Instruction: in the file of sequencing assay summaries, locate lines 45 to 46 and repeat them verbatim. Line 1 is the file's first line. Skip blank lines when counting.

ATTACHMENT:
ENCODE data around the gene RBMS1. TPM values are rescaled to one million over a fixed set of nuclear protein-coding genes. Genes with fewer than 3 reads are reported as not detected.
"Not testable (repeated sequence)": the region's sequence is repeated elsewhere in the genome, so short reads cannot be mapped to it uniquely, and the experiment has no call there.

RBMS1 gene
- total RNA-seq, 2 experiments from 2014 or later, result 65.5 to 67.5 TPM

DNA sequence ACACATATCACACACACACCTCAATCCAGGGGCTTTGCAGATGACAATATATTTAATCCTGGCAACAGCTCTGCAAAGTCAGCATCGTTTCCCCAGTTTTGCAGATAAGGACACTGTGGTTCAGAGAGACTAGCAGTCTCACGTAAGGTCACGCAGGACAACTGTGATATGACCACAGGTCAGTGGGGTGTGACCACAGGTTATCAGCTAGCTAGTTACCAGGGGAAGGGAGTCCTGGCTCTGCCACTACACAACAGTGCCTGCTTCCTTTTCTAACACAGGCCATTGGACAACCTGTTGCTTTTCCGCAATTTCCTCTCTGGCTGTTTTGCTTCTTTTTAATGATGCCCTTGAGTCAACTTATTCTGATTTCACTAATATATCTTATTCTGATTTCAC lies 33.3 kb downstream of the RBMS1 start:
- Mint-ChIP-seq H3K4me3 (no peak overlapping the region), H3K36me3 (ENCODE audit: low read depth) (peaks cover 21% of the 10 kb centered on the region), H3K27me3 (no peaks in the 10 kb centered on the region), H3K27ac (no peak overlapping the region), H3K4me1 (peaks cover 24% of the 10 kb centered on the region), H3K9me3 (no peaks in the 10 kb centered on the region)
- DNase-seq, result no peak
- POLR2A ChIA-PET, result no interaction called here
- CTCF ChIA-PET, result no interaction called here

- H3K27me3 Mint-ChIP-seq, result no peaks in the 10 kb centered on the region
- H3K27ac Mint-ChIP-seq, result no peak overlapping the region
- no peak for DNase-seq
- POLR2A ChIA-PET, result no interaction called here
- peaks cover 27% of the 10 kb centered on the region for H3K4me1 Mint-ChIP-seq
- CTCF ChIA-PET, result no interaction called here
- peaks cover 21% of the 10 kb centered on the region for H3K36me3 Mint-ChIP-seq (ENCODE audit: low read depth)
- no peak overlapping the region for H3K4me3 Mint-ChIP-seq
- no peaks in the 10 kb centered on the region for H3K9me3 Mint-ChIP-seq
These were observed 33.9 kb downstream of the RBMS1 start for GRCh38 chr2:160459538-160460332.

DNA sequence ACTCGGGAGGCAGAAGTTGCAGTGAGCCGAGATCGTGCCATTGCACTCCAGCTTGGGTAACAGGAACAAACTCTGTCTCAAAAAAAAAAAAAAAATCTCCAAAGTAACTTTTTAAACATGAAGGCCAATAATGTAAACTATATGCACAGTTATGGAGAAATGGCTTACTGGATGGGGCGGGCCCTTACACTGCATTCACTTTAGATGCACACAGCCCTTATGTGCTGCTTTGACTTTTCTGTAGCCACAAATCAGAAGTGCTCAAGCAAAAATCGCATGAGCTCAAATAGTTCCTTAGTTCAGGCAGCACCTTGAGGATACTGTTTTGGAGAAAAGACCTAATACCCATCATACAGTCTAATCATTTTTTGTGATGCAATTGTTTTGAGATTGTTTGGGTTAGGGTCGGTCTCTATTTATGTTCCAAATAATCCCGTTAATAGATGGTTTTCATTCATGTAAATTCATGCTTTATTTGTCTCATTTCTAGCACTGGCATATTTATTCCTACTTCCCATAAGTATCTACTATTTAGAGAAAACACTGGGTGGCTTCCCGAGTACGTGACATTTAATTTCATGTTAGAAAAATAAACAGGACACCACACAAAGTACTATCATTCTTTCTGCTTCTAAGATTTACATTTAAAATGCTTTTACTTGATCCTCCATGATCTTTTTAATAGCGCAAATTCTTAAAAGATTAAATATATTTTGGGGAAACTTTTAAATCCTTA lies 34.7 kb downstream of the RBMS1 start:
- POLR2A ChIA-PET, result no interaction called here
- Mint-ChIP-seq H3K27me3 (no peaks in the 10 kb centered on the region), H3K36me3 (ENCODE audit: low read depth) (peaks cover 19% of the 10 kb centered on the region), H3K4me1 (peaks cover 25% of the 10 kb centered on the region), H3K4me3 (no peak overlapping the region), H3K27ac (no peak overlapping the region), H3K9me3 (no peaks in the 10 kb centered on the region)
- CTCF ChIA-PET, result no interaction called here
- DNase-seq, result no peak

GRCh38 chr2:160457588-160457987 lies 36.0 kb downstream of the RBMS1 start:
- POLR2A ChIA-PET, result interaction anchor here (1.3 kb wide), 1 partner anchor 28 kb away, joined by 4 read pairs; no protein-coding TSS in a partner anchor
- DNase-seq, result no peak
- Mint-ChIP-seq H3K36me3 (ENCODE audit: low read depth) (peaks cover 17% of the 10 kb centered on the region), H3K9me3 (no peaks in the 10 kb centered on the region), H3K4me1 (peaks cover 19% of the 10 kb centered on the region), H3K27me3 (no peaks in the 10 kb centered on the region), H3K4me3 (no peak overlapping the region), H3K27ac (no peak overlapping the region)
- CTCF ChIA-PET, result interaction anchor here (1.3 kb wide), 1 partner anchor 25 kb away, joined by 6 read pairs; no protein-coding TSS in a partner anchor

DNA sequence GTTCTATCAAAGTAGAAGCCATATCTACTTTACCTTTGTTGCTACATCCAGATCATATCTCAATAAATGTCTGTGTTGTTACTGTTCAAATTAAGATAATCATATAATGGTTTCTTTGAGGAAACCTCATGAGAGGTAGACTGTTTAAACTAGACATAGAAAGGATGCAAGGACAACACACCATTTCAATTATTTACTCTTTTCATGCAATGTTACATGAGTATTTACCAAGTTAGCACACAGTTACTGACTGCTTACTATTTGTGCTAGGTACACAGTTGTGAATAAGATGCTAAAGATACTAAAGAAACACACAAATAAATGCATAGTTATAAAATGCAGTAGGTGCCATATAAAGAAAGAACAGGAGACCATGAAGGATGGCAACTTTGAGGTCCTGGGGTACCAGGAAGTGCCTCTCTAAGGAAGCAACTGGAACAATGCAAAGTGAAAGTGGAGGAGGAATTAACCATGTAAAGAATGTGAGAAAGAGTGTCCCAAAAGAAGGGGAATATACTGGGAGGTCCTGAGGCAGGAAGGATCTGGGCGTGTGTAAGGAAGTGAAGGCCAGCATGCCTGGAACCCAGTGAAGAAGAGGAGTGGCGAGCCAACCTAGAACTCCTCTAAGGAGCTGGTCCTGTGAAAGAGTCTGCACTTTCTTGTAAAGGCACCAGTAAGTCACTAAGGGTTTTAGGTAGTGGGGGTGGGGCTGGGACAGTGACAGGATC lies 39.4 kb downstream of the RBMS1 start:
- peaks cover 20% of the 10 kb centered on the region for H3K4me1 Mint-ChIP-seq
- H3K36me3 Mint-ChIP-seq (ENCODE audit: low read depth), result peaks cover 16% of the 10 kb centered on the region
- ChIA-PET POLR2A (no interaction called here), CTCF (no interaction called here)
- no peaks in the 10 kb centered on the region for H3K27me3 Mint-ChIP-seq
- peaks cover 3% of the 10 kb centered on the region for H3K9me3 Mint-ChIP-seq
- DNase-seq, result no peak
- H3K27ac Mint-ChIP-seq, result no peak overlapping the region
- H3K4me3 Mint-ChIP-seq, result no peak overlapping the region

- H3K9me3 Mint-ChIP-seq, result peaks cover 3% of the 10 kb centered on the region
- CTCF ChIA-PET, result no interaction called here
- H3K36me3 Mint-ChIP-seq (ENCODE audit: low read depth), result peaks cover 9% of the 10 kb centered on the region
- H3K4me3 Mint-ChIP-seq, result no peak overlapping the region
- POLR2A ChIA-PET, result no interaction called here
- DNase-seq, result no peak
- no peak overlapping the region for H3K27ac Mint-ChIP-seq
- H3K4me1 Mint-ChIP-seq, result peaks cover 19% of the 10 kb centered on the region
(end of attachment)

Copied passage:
- no peak overlapping the region for H3K27ac Mint-ChIP-seq
- H3K4me1 Mint-ChIP-seq, result peaks cover 19% of the 10 kb centered on the region